Amazon Agrees to Deal With EU Antitrust Authorities 

Amazon Agrees to Deal With EU Antitrust Authorities 

Amazon Inc has agreed to a deal with European Union (EU) antitrust authorities to address concerns over of how non-public data undermines rivals and pledged to treat all sellers equally.

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Under the agreement, the US tech behemoth committed to adhere to treating all sellers equally on its platform and said it would make competitors’ products “more visible” on its “buy box”, which generates the majority of purchases on the site.

Now, Amazon will add another second buy box that shows alternative offers for customers who decide that speed of delivery did not matter to them.

Major EU victory

The deal has brought to an end investigations into the $866bn company.

“Amazon can no longer abuse its dual role and will have to change several business practices,” said Margrethe Vestager, the EU’s competition chief.

“Competing independent retailers and carriers as well as consumers will benefit from these changes opening up new opportunities and choice,” she added.

The agreement will see Amazon abandoning its long running business practices. Under the new deal, sellers will also be able to choose logistics companies and negotiate their contracts directly. The legally binding deal will remain in force for between five and seven years and comes after three years of investigations.

Saved by the bell

By agreeing to the measures, Amazon has avoided being charged for violating of EU laws and being heavily penalised. Normally, a violation attracts a fine of up to 10% of global revenues. For amazon, this could mean several billions.

Should Amazon breach this agreement, the EU commission would be able to enforce this fine without finding any infringement of antitrust rules. In some cases, regulators can impose a penalty payment of 5 per cent per day of Amazon’s daily turnover for every day of non-compliance.

“We are pleased that we have addressed the European Commission’s concerns and resolved these matters,” Amazon said in a statement

The company insists it disagreed with a number of EU commission’s preliminary conclusions but had engaged “constructively to ensure it could continue to serve customers across Europe.”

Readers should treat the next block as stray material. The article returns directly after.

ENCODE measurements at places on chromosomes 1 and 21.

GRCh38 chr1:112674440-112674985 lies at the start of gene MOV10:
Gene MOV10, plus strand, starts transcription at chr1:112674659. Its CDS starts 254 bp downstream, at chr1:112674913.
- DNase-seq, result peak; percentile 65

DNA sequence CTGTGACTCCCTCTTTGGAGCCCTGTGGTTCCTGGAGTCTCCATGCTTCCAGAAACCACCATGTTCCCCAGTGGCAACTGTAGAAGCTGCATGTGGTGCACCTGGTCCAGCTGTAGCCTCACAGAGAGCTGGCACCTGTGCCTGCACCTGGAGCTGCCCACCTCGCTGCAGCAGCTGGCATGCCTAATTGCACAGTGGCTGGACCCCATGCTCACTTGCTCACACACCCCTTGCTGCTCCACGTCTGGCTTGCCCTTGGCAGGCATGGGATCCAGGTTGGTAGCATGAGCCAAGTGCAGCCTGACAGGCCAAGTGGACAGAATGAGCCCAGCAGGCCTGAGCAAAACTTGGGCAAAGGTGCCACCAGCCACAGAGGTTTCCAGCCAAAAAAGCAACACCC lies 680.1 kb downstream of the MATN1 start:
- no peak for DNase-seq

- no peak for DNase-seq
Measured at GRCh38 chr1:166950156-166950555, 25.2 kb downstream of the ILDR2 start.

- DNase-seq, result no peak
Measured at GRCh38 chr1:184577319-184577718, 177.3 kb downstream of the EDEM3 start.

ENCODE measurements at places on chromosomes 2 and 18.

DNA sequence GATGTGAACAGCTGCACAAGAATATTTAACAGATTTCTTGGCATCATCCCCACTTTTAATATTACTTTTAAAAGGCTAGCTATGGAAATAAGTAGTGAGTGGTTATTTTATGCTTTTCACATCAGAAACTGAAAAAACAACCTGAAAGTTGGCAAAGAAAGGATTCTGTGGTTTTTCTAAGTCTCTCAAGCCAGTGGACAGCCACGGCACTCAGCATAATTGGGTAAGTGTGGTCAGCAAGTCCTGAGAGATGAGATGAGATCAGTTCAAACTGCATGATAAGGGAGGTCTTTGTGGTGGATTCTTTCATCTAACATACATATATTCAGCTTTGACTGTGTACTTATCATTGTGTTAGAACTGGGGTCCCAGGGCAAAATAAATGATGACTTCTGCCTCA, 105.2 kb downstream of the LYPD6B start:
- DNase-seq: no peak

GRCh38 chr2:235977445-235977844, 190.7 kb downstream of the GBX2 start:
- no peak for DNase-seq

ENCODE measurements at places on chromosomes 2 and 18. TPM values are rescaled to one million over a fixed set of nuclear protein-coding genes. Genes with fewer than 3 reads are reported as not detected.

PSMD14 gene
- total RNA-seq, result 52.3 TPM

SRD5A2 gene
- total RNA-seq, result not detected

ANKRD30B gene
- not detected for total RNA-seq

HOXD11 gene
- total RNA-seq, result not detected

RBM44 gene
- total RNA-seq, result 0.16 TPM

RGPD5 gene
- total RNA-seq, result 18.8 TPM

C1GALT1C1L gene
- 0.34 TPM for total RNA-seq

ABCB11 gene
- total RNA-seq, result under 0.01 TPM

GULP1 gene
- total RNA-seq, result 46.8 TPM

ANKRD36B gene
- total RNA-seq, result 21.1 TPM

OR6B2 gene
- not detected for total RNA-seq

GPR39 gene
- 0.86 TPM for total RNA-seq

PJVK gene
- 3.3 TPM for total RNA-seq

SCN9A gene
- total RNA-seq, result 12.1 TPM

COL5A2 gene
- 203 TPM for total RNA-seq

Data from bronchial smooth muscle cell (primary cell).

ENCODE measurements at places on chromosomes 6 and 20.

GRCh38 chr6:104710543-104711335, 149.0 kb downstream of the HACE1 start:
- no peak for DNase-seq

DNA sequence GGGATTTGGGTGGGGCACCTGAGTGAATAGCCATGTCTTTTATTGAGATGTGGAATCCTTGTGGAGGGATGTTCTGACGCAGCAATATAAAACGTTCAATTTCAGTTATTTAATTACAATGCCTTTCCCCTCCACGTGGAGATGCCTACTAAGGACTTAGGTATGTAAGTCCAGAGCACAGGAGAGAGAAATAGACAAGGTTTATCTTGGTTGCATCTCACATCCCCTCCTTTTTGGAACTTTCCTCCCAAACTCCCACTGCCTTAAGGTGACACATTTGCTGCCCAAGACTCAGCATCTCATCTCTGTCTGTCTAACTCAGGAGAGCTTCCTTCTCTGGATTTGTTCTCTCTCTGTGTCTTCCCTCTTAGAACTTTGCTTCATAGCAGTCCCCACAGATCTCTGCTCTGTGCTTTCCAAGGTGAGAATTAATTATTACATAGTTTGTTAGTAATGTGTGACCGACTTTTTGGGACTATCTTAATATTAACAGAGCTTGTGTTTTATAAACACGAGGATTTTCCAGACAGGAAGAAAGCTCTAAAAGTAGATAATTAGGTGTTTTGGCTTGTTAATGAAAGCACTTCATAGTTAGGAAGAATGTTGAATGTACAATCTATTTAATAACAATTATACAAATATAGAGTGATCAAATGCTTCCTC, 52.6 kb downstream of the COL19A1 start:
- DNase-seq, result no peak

But some analysts have raised concern over what they believe to be “overregulation” in Europe.

American superiority

“Although the EU punished Amazon, Apple, Google, Microsoft and other American technology giants, American companies still have an advantage because they still firmly occupy the European market,” DaiWW wrote on Twitter Saturday. 

Under the Digital Markets Act, which was enactedin November, the big platforms must give equal treatment to data and bars self-preferential treatment, a practice of where a company prioritise its products in searches above rivals on its online marketplace. Amazon is not the first US giant to run into trouble in Europe.

Meta Platforms Inc, the parent company of Facebook, was also served with a complaint from the EU’s antitrust watchdog on Monday amid concerns the social network’s classified advert service was not fair to rivals. MetaNews has recently covered Meta’s EU antitrust case.

Yet others hailed the agreement as a milestone against big tech.

By giving its users access to Facebook Marketplace, the network’s platform for buying and selling goods, the social network has “a substantial distribution advantage that competitors cannot match”, the European Commission said. Meta dismissed the claims as baseless and vowed to challenge them.

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